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Who’s Really No. 1 in Arbitron Radio Ratings? — L.A.’s KLSX-FM Thinks KLAX-FM’s Surprise Rise From 21st to No. 1 Is a Case of Mistaken Identity By Kathy Tyre

LOS ANGELES – KLSX-FM, the classic rock station that b

KLSX, at 97.1 on the dial, is claiming that Arbitron may have credited KLAX-FM, at 97.7, with some of its listeners. During the summer, KLAX only ranked 21st with a 2.0 rating, when its call letters were KSKQ. In the fall, after the station switched its call letters to KLAX, it skyrocketed to No. 1 and a 5.3 KLSX, which tied for fourth place in the summer with a 4.0, fell to ninth place with a 3.6 in the fall. Now KLSX is so sure Arbitron’s data is wrong it has hired an independent auditor to investigate.
‘They were surprised they had gone down,’ said Todd Doren, president of Diary Experts, Haddon Heights, N.J., who is conducting the inquiry. ‘Stern was even in L.A. around Thanksgiving and it was a major press event. You would expect that to be the crown jewel in their ratings performance.’
Todd believes there was some ‘diary-keeper confusion,’ referring to the books Arbitron households keep to record their listening. The whole incident confirms some long-held suspicions about the Arbitron system. ‘If you’ve ever seen an Arbitron system. ‘If you’ve ever seen an Arbitron diary, a lot of them aren’t nicely printed out with exact call letters,’ Todd said. ‘There’s an Arbitron process called ascription, and when Arbitron gets a diary back and it says ’97,’ it’s a guess as to who gets credit.’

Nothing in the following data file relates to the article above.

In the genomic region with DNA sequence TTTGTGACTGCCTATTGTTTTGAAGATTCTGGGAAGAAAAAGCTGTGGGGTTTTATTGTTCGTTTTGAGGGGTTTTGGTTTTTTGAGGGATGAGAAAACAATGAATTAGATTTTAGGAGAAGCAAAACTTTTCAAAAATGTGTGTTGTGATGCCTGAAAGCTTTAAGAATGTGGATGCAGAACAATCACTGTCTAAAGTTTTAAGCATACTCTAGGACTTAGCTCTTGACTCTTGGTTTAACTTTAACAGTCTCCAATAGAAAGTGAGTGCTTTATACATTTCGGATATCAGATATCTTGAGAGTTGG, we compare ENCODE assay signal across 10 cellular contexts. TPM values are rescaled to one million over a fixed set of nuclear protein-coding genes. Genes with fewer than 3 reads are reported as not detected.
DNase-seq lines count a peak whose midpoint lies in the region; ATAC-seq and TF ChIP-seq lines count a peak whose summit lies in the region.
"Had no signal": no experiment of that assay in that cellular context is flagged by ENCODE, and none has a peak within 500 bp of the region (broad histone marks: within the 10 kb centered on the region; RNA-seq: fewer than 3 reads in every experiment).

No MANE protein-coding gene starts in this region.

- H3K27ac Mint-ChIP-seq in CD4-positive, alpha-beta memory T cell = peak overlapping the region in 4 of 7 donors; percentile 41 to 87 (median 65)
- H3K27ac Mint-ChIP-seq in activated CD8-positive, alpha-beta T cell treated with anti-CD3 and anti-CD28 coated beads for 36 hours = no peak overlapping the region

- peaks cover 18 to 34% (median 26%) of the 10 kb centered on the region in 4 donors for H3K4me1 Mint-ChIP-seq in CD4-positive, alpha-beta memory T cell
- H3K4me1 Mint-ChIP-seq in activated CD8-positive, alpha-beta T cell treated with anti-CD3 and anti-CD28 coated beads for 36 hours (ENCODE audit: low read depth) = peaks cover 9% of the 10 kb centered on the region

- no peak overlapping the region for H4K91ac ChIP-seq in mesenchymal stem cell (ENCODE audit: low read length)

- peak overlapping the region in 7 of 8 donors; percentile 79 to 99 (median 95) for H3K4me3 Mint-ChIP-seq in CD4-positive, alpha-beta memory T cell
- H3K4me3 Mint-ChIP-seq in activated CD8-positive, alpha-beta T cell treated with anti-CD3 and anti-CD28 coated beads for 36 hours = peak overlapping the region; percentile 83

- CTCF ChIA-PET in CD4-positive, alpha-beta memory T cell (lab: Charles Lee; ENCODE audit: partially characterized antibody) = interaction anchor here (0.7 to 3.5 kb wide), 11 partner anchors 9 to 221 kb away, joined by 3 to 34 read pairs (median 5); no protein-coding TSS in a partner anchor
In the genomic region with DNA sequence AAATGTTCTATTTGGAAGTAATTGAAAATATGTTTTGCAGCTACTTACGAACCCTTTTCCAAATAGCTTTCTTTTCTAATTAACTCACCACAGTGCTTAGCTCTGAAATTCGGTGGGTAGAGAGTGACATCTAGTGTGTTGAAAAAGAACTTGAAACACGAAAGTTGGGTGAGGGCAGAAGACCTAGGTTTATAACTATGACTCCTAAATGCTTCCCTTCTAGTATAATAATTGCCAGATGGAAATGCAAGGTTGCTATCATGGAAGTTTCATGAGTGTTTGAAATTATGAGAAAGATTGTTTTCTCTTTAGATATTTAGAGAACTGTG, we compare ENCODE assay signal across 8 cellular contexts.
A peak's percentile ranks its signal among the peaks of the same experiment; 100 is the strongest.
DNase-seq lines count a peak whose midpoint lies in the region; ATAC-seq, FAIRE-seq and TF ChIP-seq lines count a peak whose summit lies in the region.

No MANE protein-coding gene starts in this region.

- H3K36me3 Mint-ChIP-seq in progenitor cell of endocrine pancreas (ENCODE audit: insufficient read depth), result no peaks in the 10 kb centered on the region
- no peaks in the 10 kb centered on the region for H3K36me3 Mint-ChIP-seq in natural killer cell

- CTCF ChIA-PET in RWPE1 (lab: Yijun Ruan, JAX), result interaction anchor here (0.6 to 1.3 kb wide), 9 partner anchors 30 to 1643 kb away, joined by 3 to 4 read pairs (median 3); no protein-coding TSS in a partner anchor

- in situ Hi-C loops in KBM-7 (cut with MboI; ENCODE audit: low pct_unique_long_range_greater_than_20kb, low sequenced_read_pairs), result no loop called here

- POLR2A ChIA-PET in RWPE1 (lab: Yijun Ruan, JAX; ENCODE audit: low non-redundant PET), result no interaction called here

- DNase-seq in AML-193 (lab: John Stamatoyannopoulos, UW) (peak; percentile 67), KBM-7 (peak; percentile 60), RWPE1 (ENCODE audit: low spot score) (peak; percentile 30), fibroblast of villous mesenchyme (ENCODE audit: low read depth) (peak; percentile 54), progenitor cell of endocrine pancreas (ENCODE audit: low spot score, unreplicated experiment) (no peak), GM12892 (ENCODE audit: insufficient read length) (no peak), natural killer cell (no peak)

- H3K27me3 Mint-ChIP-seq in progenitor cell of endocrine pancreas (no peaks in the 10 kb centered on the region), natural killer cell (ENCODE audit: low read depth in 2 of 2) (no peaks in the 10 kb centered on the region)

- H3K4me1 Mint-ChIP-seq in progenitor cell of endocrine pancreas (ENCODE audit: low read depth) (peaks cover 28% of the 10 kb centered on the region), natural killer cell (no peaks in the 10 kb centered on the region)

KLAX meanwhile, is claiming that its switch from a format featuring music from various Hispanic cultures to a Mexican rancheras music format is responsible for the jump.
Observer George Green, gm of KABC-AM, thinks KLAX’s numbers were probably much closer than KLSX would like people to believe, though he added that a jump from 21st to 1st place is impossible. ‘The numbers are too high because of the way Arbitron samples and weighs the Hispanic marketplace. By the same token, you shouldn’t underestimate the power of that music within the Hispanic community, and I don’t think KLSX has a lot to do with it.’
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